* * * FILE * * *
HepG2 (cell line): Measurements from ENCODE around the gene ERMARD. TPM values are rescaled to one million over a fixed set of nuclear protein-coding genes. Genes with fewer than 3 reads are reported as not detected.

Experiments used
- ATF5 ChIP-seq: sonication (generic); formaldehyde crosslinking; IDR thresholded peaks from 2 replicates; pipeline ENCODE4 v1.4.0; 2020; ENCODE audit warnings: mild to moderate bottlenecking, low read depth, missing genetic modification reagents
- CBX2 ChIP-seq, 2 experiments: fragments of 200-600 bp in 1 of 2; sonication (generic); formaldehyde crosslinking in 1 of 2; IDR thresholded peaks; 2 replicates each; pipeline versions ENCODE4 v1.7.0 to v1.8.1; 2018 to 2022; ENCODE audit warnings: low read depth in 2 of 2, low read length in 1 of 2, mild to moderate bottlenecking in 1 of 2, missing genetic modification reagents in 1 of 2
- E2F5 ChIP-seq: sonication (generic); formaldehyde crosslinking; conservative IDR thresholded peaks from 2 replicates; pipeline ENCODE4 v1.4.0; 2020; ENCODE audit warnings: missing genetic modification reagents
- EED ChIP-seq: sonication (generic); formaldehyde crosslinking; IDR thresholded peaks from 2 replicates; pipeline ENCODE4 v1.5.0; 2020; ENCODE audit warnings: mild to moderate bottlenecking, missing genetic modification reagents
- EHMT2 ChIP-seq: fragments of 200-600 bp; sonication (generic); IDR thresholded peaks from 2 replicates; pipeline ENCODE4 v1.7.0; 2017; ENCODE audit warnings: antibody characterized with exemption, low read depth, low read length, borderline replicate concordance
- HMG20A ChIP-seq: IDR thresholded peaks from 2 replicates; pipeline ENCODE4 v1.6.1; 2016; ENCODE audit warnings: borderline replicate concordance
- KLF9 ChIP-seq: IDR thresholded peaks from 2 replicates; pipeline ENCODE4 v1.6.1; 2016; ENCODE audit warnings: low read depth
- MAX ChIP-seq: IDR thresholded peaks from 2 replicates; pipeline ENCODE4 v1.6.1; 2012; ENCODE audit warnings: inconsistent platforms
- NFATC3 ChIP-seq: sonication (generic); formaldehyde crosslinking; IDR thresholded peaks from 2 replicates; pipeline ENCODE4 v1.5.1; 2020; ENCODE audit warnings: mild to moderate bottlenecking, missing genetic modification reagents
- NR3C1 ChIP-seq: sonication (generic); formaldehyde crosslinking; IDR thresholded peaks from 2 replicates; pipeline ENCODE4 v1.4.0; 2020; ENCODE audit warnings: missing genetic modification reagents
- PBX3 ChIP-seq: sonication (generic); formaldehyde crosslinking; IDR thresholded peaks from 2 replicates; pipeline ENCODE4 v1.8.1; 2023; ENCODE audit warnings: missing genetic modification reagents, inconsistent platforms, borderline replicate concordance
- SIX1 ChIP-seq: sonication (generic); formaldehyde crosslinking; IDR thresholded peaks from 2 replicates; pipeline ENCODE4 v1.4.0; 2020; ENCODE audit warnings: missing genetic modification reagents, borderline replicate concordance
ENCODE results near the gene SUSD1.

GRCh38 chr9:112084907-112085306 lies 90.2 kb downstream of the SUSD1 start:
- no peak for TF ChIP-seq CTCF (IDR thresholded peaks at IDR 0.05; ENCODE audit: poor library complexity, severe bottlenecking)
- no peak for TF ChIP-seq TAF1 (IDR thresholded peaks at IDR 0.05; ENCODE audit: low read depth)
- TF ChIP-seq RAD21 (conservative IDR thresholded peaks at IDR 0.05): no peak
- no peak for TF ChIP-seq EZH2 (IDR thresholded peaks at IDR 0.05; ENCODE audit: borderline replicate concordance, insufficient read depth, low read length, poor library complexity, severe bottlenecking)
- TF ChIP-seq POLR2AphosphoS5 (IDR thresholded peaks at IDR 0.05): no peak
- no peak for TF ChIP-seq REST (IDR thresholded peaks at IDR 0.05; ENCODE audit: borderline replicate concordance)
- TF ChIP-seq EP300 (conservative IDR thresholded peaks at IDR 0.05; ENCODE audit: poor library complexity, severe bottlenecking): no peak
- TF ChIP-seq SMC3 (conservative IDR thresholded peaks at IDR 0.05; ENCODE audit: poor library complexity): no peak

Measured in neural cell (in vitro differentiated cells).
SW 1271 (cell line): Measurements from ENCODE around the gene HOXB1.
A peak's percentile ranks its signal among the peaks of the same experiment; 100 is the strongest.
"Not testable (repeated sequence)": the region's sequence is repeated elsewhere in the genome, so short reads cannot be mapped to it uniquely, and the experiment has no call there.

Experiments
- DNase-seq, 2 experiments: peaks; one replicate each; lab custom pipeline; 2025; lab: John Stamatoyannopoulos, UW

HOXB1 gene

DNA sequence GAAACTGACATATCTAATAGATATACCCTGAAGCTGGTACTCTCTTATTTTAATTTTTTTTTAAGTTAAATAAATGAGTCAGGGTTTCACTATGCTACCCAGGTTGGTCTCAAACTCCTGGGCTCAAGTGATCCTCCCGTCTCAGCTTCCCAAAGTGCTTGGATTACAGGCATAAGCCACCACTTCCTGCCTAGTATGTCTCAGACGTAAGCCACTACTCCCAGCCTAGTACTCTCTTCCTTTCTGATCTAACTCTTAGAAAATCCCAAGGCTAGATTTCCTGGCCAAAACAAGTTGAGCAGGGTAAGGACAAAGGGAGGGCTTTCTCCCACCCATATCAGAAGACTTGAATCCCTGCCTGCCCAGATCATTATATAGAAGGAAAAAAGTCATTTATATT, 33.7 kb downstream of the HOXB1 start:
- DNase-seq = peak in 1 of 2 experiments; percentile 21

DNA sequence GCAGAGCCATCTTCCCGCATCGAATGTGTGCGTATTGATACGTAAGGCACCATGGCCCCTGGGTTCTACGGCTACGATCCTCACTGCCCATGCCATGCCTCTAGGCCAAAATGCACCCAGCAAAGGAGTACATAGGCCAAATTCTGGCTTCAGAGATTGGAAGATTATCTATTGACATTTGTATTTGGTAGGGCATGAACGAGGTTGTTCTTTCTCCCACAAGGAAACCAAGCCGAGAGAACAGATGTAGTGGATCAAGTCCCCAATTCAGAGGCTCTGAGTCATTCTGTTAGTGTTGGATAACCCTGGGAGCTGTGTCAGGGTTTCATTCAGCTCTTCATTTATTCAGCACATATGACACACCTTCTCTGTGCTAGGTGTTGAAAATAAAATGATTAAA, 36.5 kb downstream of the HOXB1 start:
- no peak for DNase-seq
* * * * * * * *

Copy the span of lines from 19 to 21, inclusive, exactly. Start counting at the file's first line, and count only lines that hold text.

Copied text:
- TF ChIP-seq RAD21 (conservative IDR thresholded peaks at IDR 0.05): no peak
- no peak for TF ChIP-seq EZH2 (IDR thresholded peaks at IDR 0.05; ENCODE audit: borderline replicate concordance, insufficient read depth, low read length, poor library complexity, severe bottlenecking)
- TF ChIP-seq POLR2AphosphoS5 (IDR thresholded peaks at IDR 0.05): no peak